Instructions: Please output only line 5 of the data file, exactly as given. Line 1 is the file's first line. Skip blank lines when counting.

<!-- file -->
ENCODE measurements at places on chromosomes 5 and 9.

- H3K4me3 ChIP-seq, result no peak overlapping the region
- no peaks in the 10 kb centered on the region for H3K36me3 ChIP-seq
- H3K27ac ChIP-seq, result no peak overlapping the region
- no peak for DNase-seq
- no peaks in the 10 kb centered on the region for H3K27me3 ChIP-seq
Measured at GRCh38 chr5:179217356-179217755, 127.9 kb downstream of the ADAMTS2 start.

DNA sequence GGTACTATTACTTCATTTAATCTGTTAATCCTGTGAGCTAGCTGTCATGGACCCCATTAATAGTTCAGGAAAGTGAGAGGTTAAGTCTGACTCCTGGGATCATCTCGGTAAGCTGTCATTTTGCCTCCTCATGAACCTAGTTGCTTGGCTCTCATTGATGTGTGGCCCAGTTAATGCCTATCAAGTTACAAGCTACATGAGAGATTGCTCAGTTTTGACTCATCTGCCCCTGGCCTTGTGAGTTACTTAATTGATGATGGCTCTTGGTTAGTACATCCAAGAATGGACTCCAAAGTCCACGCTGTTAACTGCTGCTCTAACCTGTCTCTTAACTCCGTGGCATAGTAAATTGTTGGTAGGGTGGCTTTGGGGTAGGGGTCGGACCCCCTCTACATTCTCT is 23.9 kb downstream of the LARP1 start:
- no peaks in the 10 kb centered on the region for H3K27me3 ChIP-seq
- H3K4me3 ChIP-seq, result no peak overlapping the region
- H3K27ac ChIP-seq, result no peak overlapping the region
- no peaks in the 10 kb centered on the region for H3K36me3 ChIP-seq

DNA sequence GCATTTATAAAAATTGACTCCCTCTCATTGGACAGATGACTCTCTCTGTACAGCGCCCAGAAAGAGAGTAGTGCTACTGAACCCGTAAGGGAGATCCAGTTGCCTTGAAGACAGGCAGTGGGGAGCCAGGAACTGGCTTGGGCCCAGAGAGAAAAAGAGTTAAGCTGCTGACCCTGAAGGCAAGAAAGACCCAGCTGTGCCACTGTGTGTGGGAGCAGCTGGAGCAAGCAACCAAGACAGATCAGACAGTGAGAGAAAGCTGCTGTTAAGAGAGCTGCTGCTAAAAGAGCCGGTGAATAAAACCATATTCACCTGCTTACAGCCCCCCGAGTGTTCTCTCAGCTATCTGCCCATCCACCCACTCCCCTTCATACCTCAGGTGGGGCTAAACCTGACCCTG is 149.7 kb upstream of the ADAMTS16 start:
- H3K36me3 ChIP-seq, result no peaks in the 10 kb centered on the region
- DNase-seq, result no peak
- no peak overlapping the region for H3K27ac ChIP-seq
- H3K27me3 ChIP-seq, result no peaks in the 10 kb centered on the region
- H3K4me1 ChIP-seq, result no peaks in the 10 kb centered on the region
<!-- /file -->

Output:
- no peak for DNase-seq